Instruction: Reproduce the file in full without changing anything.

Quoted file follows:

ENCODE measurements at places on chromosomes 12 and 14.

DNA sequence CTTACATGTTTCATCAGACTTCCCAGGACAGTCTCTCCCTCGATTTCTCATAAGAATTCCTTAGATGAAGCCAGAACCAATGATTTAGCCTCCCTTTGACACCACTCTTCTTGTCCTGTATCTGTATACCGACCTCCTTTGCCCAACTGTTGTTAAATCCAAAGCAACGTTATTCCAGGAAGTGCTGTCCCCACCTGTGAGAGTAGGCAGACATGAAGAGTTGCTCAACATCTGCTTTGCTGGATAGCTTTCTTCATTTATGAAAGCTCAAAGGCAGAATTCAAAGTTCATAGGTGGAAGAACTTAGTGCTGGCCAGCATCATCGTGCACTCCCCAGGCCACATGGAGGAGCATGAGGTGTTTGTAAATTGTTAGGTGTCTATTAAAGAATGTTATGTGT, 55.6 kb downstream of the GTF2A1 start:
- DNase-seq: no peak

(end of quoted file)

ENCODE measurements at places on chromosomes 12 and 14.

DNA sequence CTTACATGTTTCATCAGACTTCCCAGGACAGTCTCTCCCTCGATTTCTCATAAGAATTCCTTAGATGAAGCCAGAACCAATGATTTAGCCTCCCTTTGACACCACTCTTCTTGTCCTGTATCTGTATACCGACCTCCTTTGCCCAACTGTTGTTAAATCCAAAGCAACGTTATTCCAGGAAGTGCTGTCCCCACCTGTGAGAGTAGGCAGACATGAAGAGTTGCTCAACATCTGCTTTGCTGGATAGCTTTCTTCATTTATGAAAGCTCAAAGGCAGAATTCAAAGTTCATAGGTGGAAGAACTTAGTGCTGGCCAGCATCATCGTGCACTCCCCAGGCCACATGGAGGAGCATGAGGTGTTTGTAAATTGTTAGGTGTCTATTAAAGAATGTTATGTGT, 55.6 kb downstream of the GTF2A1 start:
- DNase-seq: no peak